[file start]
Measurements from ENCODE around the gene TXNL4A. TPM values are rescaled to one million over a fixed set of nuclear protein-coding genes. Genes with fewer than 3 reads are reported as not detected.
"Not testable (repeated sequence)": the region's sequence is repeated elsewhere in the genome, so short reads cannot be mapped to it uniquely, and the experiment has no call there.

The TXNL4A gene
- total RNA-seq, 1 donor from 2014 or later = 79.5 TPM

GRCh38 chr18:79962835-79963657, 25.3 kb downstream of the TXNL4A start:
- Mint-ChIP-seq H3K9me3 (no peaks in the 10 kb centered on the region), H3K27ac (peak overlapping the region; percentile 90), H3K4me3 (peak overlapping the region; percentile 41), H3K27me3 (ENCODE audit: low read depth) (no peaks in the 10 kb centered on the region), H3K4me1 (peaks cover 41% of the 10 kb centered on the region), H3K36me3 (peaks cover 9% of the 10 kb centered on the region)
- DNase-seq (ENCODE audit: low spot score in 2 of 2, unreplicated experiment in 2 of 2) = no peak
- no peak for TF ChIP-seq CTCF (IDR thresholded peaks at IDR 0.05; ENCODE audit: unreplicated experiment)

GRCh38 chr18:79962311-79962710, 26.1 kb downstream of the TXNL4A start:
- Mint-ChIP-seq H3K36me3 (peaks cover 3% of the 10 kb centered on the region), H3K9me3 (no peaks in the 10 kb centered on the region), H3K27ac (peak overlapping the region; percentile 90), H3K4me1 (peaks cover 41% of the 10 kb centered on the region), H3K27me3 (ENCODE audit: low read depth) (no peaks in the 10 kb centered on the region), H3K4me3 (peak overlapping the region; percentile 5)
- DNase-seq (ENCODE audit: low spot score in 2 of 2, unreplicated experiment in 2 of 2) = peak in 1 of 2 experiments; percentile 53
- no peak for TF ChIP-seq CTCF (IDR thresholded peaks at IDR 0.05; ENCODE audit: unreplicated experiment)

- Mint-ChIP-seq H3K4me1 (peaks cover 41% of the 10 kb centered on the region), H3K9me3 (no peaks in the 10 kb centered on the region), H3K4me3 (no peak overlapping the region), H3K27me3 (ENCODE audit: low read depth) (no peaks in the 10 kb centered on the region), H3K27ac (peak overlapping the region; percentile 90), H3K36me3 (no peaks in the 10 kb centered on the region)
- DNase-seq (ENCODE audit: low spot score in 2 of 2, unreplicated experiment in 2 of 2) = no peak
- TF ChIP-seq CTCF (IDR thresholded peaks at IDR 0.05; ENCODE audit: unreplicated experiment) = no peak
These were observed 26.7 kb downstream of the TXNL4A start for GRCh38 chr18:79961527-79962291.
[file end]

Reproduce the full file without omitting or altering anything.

Measurements from ENCODE around the gene TXNL4A. TPM values are rescaled to one million over a fixed set of nuclear protein-coding genes. Genes with fewer than 3 reads are reported as not detected.
"Not testable (repeated sequence)": the region's sequence is repeated elsewhere in the genome, so short reads cannot be mapped to it uniquely, and the experiment has no call there.

The TXNL4A gene
- total RNA-seq, 1 donor from 2014 or later = 79.5 TPM

GRCh38 chr18:79962835-79963657, 25.3 kb downstream of the TXNL4A start:
- Mint-ChIP-seq H3K9me3 (no peaks in the 10 kb centered on the region), H3K27ac (peak overlapping the region; percentile 90), H3K4me3 (peak overlapping the region; percentile 41), H3K27me3 (ENCODE audit: low read depth) (no peaks in the 10 kb centered on the region), H3K4me1 (peaks cover 41% of the 10 kb centered on the region), H3K36me3 (peaks cover 9% of the 10 kb centered on the region)
- DNase-seq (ENCODE audit: low spot score in 2 of 2, unreplicated experiment in 2 of 2) = no peak
- no peak for TF ChIP-seq CTCF (IDR thresholded peaks at IDR 0.05; ENCODE audit: unreplicated experiment)

GRCh38 chr18:79962311-79962710, 26.1 kb downstream of the TXNL4A start:
- Mint-ChIP-seq H3K36me3 (peaks cover 3% of the 10 kb centered on the region), H3K9me3 (no peaks in the 10 kb centered on the region), H3K27ac (peak overlapping the region; percentile 90), H3K4me1 (peaks cover 41% of the 10 kb centered on the region), H3K27me3 (ENCODE audit: low read depth) (no peaks in the 10 kb centered on the region), H3K4me3 (peak overlapping the region; percentile 5)
- DNase-seq (ENCODE audit: low spot score in 2 of 2, unreplicated experiment in 2 of 2) = peak in 1 of 2 experiments; percentile 53
- no peak for TF ChIP-seq CTCF (IDR thresholded peaks at IDR 0.05; ENCODE audit: unreplicated experiment)

- Mint-ChIP-seq H3K4me1 (peaks cover 41% of the 10 kb centered on the region), H3K9me3 (no peaks in the 10 kb centered on the region), H3K4me3 (no peak overlapping the region), H3K27me3 (ENCODE audit: low read depth) (no peaks in the 10 kb centered on the region), H3K27ac (peak overlapping the region; percentile 90), H3K36me3 (no peaks in the 10 kb centered on the region)
- DNase-seq (ENCODE audit: low spot score in 2 of 2, unreplicated experiment in 2 of 2) = no peak
- TF ChIP-seq CTCF (IDR thresholded peaks at IDR 0.05; ENCODE audit: unreplicated experiment) = no peak
These were observed 26.7 kb downstream of the TXNL4A start for GRCh38 chr18:79961527-79962291.